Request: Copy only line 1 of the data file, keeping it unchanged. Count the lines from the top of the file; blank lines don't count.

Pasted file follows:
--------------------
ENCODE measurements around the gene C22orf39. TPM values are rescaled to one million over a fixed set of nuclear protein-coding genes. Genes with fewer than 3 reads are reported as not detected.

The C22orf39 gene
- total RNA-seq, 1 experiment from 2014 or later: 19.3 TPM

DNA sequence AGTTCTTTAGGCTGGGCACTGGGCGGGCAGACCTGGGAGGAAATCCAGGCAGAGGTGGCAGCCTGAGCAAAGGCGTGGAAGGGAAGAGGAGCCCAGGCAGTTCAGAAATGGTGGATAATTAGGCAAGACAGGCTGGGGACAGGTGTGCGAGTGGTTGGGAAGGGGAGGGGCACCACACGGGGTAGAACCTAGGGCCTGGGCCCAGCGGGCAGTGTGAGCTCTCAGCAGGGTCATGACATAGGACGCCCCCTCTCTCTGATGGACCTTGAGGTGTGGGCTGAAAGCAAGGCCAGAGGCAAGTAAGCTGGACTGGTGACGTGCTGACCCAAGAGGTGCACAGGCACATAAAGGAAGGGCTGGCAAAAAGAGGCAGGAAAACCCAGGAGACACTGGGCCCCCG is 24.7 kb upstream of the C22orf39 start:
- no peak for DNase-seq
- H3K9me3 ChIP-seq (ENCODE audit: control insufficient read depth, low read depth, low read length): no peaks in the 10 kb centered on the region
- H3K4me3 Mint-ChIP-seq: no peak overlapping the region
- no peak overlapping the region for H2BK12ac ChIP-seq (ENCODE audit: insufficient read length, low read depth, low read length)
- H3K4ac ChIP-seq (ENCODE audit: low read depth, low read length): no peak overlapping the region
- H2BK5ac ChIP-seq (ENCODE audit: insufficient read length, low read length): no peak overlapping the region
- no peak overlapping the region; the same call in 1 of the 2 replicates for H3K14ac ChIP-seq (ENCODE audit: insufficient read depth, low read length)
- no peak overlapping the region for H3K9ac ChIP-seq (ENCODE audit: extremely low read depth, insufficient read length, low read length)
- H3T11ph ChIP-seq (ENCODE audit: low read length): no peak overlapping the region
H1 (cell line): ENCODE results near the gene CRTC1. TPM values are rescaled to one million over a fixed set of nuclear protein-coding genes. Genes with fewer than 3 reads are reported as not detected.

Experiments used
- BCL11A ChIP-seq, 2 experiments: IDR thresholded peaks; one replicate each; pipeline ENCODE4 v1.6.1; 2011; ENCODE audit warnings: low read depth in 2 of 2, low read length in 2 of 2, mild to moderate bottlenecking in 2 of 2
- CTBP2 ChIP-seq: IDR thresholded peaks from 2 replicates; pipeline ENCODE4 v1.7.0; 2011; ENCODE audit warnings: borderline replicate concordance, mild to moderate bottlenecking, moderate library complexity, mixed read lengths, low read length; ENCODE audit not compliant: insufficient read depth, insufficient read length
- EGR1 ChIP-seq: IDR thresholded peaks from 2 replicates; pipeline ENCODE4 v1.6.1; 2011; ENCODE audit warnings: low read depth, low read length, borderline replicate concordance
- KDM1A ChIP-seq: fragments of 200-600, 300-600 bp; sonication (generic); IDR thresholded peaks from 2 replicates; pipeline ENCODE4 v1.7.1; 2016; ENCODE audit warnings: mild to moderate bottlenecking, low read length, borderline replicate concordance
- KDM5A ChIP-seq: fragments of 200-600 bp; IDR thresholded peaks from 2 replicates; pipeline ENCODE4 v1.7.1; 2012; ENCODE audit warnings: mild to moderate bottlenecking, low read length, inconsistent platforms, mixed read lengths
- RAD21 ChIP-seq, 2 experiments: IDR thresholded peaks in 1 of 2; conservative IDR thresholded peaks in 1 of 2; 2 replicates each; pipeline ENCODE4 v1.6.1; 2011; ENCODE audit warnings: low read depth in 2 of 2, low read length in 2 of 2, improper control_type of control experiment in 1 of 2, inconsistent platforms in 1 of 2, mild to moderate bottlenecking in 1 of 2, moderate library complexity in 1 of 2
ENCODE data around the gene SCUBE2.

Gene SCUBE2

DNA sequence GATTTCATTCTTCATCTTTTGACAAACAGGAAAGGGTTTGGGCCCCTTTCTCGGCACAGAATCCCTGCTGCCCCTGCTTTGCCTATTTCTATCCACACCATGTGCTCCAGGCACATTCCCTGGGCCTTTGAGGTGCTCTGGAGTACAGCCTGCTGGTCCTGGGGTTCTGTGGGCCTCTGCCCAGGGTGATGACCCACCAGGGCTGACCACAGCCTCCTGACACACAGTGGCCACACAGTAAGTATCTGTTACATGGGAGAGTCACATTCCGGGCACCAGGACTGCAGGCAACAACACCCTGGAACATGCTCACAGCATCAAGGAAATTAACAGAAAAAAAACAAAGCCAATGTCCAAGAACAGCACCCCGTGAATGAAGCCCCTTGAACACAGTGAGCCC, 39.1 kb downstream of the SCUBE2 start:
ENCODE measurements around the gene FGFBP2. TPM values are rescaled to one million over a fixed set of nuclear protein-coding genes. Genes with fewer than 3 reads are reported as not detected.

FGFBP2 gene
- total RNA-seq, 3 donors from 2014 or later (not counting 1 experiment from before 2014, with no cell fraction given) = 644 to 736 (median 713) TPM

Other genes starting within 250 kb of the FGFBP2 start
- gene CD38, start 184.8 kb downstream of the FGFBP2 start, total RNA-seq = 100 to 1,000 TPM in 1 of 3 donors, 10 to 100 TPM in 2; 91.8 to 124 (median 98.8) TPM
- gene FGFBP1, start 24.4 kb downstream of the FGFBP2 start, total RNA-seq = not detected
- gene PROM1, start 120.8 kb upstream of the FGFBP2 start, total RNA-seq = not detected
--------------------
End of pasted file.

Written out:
ENCODE measurements around the gene C22orf39. TPM values are rescaled to one million over a fixed set of nuclear protein-coding genes. Genes with fewer than 3 reads are reported as not detected.